Arthur Blank, Atlanta United’s owner, recognized the potential of bringing soccer to America’s largest market without a team. He began publicly pursuing the prospect of MLS expansion in 2007, renewing his commitment to getting the deal done in the aftermath of the Thrashers’ departure. It was the impending (and controversial) construction of the Falcons’ Mercedes-Benz Stadium with tax-exempt bonds that cemented the team’s arrival, smoothing over lingering MLS worries regarding Atlanta’s commitment to hosting a team.
The next step was to find the fans (the Mercedes Benz Stadium will seat 42,500 fans for United games when they move to their new home in September). Eales joked that his first year in Atlanta was essentially one long “pub crawl,” meeting with fans at bars across the city. The community investment paid off. Nearly 22,000 season seats were pre-sold, a staggering number that made Atlanta the sixth-best attended MLS team before a game had been played, and would eventually climb to a league-leading 35,000+ season ticket holders.
In addition to their PR drive, Atlanta United made sure they had a team worth watching. Perhaps the biggest prize came at the top: they recruited Gerardo ‘Tata’ Martino, the most distinguished coach ever to arrive in MLS. Martino boasts an extensive playing resume in his native Argentina and across Europe, as well as coaching the likes of Barcelona and Argentina.
Blank’s administrative group has attracted other top talent, most notably Eales, who has shown a willingness to leverage his impressive global Rolodex and sink serious money into young players in an attempt to field a competitive team from day one. As a result, Martino has three MLS all-stars (Greg Garza, Miguel Almiron, and Michael Parkhurst) at his disposal to implement his aggressive style of play, leveraging speed to counter a lack of defensive polish.
Eales is quick to point out the departure this approach to player acquisition represents from the MLS tendency to tie up cap space on aging superstars, who often come stateside for one final cash-in. “We were in a privileged position,” he explains. “The fans were already on board, so we didn’t need to go after any one name, a player at the end of his career in the Premier League … [we] could focus on attracting quality young players.”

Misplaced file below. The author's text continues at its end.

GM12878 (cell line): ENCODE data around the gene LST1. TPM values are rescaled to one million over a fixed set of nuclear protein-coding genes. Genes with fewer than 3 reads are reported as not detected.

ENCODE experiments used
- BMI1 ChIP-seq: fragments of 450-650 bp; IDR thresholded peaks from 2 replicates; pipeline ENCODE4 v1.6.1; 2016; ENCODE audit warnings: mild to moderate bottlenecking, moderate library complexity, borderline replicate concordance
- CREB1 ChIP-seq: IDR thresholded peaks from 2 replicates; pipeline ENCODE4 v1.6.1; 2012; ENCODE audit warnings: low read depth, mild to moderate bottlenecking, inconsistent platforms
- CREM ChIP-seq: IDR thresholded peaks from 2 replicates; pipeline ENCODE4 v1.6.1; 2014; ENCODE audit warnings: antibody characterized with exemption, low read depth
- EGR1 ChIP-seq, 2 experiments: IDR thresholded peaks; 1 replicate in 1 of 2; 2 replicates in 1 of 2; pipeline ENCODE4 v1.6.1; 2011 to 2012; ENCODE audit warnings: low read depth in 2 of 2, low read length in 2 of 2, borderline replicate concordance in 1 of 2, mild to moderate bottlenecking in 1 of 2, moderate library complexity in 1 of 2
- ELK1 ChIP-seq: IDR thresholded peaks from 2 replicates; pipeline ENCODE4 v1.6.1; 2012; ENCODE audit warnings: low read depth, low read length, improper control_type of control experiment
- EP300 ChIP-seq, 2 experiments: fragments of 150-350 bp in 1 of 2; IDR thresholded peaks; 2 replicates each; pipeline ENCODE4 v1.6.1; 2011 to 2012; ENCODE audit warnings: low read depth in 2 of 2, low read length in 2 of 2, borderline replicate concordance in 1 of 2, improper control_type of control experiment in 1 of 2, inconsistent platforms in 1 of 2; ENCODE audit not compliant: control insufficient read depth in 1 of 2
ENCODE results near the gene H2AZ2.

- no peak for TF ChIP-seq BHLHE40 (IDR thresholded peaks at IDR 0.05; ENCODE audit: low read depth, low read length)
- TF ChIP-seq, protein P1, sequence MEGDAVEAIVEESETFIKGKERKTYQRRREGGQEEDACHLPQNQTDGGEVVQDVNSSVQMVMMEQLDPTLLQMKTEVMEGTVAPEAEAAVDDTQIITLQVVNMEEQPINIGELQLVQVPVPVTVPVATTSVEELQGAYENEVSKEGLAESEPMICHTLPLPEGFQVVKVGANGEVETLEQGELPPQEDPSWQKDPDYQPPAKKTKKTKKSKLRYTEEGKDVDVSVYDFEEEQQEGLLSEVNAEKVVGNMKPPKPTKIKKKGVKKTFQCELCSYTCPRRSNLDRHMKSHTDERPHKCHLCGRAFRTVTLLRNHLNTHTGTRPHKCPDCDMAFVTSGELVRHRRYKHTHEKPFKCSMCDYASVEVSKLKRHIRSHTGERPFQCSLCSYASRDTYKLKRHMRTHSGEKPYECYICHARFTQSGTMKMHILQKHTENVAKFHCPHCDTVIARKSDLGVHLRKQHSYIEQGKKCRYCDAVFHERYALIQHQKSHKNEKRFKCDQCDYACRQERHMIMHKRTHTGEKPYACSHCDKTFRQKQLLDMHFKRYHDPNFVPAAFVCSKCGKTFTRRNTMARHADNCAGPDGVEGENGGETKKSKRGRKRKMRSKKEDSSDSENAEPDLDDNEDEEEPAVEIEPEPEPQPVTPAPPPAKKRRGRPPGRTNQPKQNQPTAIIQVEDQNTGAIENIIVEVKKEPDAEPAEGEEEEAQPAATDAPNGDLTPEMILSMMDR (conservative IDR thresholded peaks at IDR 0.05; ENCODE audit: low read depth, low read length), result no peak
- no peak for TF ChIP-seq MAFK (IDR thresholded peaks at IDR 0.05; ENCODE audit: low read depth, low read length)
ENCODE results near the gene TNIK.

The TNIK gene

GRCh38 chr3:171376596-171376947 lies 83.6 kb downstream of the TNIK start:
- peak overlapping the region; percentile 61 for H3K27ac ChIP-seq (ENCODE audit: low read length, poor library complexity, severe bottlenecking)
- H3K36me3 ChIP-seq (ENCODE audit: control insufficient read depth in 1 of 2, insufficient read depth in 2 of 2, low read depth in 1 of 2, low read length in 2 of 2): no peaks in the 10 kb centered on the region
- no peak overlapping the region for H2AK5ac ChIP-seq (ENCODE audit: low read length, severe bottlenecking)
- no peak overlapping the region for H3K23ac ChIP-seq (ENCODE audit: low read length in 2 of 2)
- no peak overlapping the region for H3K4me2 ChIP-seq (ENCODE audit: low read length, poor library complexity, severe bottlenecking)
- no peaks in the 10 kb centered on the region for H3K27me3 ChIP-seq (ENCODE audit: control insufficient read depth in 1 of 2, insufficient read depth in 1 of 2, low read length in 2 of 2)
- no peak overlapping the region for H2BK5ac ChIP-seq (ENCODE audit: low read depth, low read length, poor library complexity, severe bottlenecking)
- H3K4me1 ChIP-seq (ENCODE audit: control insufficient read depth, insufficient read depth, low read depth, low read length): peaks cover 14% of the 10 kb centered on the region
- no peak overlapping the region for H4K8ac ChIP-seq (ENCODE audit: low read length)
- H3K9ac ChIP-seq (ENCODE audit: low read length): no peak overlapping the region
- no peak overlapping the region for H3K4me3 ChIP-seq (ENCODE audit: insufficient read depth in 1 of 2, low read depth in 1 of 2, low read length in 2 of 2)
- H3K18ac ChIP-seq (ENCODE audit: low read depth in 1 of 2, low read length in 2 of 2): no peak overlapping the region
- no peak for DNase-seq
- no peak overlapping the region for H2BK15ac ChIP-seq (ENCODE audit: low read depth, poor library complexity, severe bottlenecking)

Green credits some of his newfound fandom to this approach, arguing that the quality of play on display has changed his perceptions of a league historically haunted by a “bush league” reputation. “I have to admit, I was skeptical,” Green says. “But seeing this young, talented team contradicted my perception that MLS was a place for older players to sunset their careers.”
Martino’s high-intensity approach has not only maximized the impact of Atlanta’s impressive roster of attackers, but also proven a point of entry for Atlanta’s newfound fans, many of whom are making their first efforts to pay attention to a sport often characterized by Americans as “slow”. A decade and a half ago, for instance, essayist Chuck Klosterman called soccer, “a sport where announcers inexplicably celebrate the beauty of missed shots and the strategic glory of repetitive stalemates.” Though he was half-joking, his appraisal accurately represented the opinions of millions of Americans, at least if we’re to take the disparity between the number of children who played the sport and still watched it as adults as an indicator.
Eales, fans and academics describe Atlanta’s emerging fan-base as “young,” “diverse,” and “progressive,” but does this mean that the soccer wave pundits have promised for years is finally cresting? Will Atlanta United’s current attendance boom eventually be remembered as the beginnings of a real, sustainable soccer culture in the American south-east, or merely the anomalous early success expansion franchises sometimes see? According to Anderson, this depends on continued youth engagement, the stability of other professional sports, and America’s ability to eventually produce a soccer superstar.
Ultimately, speaking either to Atlanta fans or team representatives, it’s hard not to be struck with the impression that something is happening in the city. Thus far in the club’s short history, Green points out, fans have had to brave “Georgia summer heat,” uncomfortable seats, and interminably long lines for the team’s temporary home the “no-frills Bobby Dodd [college stadium] experience”— conditions that would never be accepted at other major sporting events.
So, why are they accepted at a soccer match? Because the people of Atlanta simply love the game of soccer? In some cases, yes. In others, fans freely admit an inability to describe the game’s rules. And so it seems some of the excitement is probably attributable to the sport of soccer itself. And some is due to this particular franchise’s keen ability to function as a social mirror of 21st century Atlanta.
Staring at its own reflection, the city seems to like what it sees.